How to use shootdown in a sentence
Just the hard-on before you shoot unarmed members of the public.'Babylon' Review: The Dumb Lives of Trigger-Happy Cops|Melissa Leon|January 9, 2015|DAILY BEAST
Clad in a blue, striped button-down, a silver watch adorning his left wrist, Huckabee beams on the cover.Huckabee 2016: Bend Over and Take It Like a Prisoner!|Olivia Nuzzi|January 8, 2015|DAILY BEAST
That article noted that the F-35 does not currently have the ability to down-link live video to ground troops,.
A grand juror in the Ferguson case is suing to be able to explain exactly what went down in the courtroom.Politicians Only Love Journalists When They're Dead|Luke O’Neil|January 8, 2015|DAILY BEAST
The gunman then burst from the restaurant and fled down the street with the other man.
Then there was Wee Wo,—he was a little Chinese chap, and we used to send him down the chimneys to open front doors for us.Davy and The Goblin|Charles E. Carryl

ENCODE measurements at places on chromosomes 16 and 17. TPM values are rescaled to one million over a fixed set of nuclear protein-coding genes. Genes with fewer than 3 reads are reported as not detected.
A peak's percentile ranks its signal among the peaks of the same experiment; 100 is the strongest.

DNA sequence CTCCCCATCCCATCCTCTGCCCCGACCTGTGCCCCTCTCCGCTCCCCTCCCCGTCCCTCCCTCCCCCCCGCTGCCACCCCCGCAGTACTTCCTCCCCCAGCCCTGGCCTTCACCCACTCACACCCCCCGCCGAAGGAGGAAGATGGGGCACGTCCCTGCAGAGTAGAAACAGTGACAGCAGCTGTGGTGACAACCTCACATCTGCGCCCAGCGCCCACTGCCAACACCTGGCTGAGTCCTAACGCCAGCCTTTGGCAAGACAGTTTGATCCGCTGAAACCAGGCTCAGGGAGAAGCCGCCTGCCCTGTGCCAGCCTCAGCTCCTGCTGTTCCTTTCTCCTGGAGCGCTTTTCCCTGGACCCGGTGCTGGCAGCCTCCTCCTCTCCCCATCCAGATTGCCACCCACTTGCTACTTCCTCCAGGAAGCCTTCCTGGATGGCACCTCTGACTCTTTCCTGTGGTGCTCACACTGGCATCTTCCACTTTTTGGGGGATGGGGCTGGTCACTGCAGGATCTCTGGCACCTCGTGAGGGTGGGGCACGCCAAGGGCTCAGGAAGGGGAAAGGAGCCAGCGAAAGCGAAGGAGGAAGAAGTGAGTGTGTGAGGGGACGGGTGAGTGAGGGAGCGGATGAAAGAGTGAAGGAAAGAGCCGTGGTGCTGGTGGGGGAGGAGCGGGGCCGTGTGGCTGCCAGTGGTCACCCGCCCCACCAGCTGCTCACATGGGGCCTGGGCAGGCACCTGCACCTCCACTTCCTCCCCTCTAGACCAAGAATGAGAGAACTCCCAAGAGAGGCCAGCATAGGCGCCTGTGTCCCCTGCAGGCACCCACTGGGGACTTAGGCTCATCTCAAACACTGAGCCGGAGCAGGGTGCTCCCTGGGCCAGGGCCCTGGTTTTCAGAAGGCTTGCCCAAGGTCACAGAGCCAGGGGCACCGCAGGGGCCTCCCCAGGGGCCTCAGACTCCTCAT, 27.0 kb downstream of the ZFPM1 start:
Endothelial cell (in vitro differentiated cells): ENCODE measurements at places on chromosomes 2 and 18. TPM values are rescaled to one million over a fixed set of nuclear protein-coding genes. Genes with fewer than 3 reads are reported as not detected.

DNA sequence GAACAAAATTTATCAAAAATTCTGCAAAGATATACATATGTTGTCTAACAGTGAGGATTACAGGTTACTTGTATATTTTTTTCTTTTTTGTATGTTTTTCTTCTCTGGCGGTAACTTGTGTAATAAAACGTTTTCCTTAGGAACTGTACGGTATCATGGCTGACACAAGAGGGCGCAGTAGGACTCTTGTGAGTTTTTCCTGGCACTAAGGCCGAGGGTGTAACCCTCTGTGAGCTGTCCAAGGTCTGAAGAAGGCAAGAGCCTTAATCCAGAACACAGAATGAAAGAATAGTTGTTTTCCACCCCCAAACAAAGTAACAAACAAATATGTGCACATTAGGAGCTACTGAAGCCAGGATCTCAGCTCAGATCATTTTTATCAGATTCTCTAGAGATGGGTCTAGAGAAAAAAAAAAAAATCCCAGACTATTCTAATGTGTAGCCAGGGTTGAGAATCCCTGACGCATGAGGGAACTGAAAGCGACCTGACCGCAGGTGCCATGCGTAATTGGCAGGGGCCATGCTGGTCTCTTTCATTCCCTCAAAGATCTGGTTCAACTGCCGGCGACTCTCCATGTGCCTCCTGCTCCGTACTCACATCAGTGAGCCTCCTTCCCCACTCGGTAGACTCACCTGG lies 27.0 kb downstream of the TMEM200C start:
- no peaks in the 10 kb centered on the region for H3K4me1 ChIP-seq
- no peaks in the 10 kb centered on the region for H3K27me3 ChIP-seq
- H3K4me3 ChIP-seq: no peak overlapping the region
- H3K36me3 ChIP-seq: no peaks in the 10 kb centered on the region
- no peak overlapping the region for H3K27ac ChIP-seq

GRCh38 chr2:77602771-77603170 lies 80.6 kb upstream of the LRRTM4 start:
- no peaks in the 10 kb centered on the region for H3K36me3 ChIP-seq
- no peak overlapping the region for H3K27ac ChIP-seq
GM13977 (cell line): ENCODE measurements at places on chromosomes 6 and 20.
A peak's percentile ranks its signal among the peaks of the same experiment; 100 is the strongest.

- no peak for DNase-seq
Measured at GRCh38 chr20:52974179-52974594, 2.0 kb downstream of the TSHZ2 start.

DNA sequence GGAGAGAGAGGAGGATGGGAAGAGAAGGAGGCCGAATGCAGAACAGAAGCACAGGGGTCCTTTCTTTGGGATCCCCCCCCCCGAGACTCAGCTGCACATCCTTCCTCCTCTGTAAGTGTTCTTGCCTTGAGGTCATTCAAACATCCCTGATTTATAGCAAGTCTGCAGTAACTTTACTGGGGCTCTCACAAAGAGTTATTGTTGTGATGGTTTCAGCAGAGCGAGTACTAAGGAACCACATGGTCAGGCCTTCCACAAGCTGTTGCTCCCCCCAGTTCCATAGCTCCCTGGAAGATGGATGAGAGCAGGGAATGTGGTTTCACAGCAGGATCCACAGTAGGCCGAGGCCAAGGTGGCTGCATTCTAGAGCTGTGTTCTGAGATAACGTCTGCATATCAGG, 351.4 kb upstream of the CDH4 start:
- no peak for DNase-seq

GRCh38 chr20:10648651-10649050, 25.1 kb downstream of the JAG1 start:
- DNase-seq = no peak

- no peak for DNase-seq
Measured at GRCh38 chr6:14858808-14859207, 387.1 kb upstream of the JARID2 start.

The bride elect rushes up to him, and so they both step down to the foot-lights.Physiology of The Opera|John H. Swaby (AKA "Scrici")
I take the Extream Bells, and set down the six Changes on them thus.Tintinnalogia, or, the Art of Ringing|Richard Duckworth and Fabian Stedman
His wife stood smiling and waving, the boys shouting, as he disappeared in the old rockaway down the sandy road.The Awakening and Selected Short Stories|Kate Chopin
So he bore down on the solemn declaration that she stood face to face with a prison term for perjury.The Bondboy|George W. (George Washington) Ogden
British Dictionary definitions for shootdown
Other Idioms and Phrases with shootdown
Ruin the aspirations of, disappoint, as in Bill was hoping Sharon would go out with him, but she shot him down.
Reject, defeat; also, expose as false. For example, It was the best idea I could come up with, but they unanimously shot it down, or It was inevitable that they would shoot down any claim made by the opposing candidate. This colloquial expression, which alludes to bringing down an aircraft or game bird by shooting, is sometimes intensified as shoot down in flames, originally (in World War I) referring to bringing down enemy aircraft but the late 1950s extended to decisively defeating anyone or anything.